No Plan is a Bad Plan
Times have changed, but mothers still have many advantages in child custody disputes. In order to prevail, a father should plan at least three months in advance. It is important to leave “father prints” in every aspect of the child’s life. This means showing your face regularly at day-care, school conferences, doctor appointments, soccer practice, and anywhere else your child goes. You should know your child’s medical history, allergies, favorite foods, teachers’ names, friends’ names, favorite TV shows (usually NOT the golf channel), favorite toys and best school subject. You should study your child like you were studying for a final in college. The best way to achieve this level of knowledge of your child is to spend time with him every day and let people see you and your child interact together.
Don’t try to have what you think mom has
The first thing most fathers tell me is that they want “equal time” with their child. I immediately tell them that children are not bank accounts that can be divided down to the penny. Don’t count your days and compare what you “get” with what mom ” gets,” and please don’t count hours! Courts are looking for reasonable solutions for growing children to have regular time with both parents. This may mean a week with mom, a week with dad, but usually it means one parent will have every other weekend from maybe Thursday after school until Monday morning and every other Wednesday overnight. One approach is to figure out the schedule you want, look at what this leaves the other parent, and ask yourself if you’d want to swap places. If you were your child, would you want the schedule you’re proposing? The younger the child, the more likely it is that she will spend school nights with the same parent. This is usually best for the child, but many parents take it as an insult. It’s not!
Smart: Persistently seeing your children at every opportunity. Doing what you’re supposed to do — even if you don’t like it– so your child, and his mother, can count on you. Returning your child fed, clean and with homework done. Assigning house chores that you expect your child to do. Cooking meals at home with your child. Telling mom about any illnesses your child has while with you. Paying child support even if you have to eat beans to do so. Using seat belts in the car & driving your child to his kid stuff, every time. Imposing consequences & asking mom to back you up; backing mom Smiling at mom & being a gentleman. Letting your child call mom at reasonable times.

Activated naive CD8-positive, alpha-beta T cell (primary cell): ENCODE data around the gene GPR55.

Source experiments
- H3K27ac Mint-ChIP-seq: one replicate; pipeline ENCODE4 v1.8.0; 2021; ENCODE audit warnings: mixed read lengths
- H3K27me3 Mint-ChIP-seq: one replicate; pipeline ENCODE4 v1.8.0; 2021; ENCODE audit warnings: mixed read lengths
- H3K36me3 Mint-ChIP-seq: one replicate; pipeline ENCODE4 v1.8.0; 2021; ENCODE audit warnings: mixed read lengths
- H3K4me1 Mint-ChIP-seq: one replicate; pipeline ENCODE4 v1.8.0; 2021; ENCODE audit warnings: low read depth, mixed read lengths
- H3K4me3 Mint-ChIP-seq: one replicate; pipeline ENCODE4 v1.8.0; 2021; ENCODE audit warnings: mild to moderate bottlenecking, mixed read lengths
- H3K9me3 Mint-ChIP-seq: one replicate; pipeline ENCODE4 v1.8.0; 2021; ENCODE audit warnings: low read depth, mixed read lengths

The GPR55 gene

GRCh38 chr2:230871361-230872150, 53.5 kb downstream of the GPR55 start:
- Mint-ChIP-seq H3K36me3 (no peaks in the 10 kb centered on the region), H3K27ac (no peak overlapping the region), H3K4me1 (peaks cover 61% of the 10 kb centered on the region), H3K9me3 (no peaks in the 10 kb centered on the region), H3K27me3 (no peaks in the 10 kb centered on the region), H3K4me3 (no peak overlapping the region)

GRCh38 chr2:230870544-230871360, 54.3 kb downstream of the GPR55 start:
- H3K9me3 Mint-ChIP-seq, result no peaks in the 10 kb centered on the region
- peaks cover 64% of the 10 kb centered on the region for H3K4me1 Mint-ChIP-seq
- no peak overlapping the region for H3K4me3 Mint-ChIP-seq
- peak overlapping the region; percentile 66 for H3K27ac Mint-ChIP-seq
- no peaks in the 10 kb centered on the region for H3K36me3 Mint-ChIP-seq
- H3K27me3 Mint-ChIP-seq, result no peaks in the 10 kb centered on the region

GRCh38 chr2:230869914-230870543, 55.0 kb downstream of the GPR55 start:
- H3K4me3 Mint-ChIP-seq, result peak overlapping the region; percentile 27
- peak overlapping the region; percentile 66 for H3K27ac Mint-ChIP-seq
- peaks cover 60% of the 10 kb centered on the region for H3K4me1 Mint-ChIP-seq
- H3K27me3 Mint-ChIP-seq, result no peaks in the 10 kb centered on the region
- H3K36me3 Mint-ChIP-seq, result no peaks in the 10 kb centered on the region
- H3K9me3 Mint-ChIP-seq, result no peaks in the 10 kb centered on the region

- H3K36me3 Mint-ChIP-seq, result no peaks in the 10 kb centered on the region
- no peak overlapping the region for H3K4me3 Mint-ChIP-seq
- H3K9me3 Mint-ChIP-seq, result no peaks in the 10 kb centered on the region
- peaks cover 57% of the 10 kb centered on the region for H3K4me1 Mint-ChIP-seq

Don’t Fall into the Stereotype
In my opinion, the biggest problem faced by fathers is the reality that most violent crimes are committed by men. The biggest thing you can do for yourself is not to fall into this stereotype. Become self-aware. Ask yourself: Do I look angry? Do I use my size as a reminder of my power? Do I sound bitter? Do I roll my eyes out loud when mom says something stupid? Do I use profanity or sarcasm? A good lawyer will spend time with you preparing you to testify; an excellent lawyer will talk to you candidly about how you present yourself. I tell many men to lose the attitude. I tell all fathers to give up spanking–it is too dangerous to your case. Rambo fathers don’t get good results in custody cases. You don’t have to bleed feelings, but you should appear solid and trustworthy.
Don’t Be Stupid
Stupid: Arguing with mom in front of the kids at the front door. Embarrassing your kids at their events over who sits where. Leaving your kids with a new girlfriend & going fishing with your buddies all weekend. Not returning clothes, toys, homework, cleats, musical instruments & book bags with the child. Shaving your child’s head to spite the mom. Baptizing your child without notice to mom. Changing doctor appointments just for fun. Watching Saw with a 5 year old. Making a child tall enough to ride the roller coaster by putting her in platform shoes. Texting mom repeatedly. Not showing for parenting time. Spanking your children. Dropping out of your child’s life because you’re disappointed by court result. Showing your child papers from the court. Telling your child what to tell the Judge. Quitting your job because child support is too high.
I recommend that clients interview 2-3 lawyers who practice family law in their jurisdiction. I recommend that fathers research Alec Baldwin’s experience, including his book, A Promise to Ourselves: A Journey Through Fatherhood & Divorce, and the infamous phone call to then 11 year old Ireland. Alec’s experience is a classic story of fatherhood, frustration & the fury that almost destroyed him.